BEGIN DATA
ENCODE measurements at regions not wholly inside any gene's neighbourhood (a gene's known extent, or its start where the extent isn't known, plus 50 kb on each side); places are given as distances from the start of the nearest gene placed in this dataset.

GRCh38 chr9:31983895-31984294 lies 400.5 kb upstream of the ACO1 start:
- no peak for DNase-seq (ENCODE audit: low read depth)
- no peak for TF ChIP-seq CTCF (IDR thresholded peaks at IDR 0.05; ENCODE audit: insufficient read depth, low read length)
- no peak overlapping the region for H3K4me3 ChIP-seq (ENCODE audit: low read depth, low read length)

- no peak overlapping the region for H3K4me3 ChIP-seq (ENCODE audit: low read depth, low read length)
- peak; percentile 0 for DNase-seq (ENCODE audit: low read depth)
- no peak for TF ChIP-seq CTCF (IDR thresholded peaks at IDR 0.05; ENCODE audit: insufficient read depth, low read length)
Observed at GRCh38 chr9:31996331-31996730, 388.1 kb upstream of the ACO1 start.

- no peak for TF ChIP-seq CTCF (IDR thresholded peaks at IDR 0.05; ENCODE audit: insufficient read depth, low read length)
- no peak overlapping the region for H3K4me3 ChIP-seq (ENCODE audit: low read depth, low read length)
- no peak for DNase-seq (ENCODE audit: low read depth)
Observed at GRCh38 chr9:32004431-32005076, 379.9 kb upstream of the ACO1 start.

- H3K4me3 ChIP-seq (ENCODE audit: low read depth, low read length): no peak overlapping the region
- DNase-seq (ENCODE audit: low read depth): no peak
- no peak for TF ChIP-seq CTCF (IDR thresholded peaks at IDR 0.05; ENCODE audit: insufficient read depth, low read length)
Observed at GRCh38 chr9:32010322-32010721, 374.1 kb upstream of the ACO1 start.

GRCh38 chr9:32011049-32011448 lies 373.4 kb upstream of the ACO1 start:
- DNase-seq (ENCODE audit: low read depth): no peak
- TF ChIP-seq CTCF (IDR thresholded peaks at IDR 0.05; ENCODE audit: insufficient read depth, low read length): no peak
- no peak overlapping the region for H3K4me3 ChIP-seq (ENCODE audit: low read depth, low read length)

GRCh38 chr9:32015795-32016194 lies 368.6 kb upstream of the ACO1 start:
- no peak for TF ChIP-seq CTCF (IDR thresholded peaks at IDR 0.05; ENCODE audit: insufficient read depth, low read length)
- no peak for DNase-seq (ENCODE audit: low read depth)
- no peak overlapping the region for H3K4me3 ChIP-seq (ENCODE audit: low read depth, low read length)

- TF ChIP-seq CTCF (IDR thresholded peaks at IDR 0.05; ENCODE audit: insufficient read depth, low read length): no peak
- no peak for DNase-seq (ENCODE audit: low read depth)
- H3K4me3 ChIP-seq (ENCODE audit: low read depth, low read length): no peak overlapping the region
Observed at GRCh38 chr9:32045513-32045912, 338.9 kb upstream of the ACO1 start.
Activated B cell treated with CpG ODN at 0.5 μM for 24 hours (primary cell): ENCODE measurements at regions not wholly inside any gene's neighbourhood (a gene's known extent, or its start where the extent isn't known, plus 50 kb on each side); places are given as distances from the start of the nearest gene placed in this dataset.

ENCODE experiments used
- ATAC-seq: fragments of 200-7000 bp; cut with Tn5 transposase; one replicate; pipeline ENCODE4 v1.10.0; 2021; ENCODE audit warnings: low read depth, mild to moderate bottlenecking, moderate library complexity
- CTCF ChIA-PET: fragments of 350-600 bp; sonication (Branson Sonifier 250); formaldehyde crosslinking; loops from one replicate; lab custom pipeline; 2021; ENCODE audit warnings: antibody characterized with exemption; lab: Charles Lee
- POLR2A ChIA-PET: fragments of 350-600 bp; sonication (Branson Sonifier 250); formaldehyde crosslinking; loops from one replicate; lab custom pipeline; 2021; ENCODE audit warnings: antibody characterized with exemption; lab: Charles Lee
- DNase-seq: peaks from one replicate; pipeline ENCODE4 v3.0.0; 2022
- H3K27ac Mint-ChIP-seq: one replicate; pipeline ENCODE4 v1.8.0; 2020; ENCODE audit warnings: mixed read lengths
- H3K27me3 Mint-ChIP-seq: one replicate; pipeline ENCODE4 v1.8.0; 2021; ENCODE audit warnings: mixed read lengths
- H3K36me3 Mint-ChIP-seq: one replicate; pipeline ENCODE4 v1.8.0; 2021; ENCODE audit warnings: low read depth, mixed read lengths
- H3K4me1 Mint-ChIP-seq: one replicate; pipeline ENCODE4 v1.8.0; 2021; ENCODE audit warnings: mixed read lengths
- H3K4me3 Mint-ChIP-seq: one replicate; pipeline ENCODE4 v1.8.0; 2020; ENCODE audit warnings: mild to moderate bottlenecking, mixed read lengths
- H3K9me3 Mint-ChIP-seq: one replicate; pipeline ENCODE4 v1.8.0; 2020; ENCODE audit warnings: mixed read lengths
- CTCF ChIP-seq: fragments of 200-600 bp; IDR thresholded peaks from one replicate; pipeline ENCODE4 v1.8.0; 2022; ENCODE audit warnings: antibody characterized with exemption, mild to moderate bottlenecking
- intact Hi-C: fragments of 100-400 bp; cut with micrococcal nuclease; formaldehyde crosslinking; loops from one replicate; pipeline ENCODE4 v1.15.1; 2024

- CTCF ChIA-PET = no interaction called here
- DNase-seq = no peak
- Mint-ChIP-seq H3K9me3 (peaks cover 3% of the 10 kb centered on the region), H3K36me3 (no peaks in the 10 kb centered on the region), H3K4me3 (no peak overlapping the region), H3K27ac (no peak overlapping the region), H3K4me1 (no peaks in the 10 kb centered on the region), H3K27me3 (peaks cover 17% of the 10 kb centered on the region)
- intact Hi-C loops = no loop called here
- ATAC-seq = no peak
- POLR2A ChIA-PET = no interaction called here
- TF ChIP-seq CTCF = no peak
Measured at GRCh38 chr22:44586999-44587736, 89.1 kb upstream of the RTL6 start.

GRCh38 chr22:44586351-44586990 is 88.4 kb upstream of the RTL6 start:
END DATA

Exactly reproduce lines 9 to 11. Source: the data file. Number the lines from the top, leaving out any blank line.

Observed at GRCh38 chr9:31996331-31996730, 388.1 kb upstream of the ACO1 start.

- no peak for TF ChIP-seq CTCF (IDR thresholded peaks at IDR 0.05; ENCODE audit: insufficient read depth, low read length)
- no peak overlapping the region for H3K4me3 ChIP-seq (ENCODE audit: low read depth, low read length)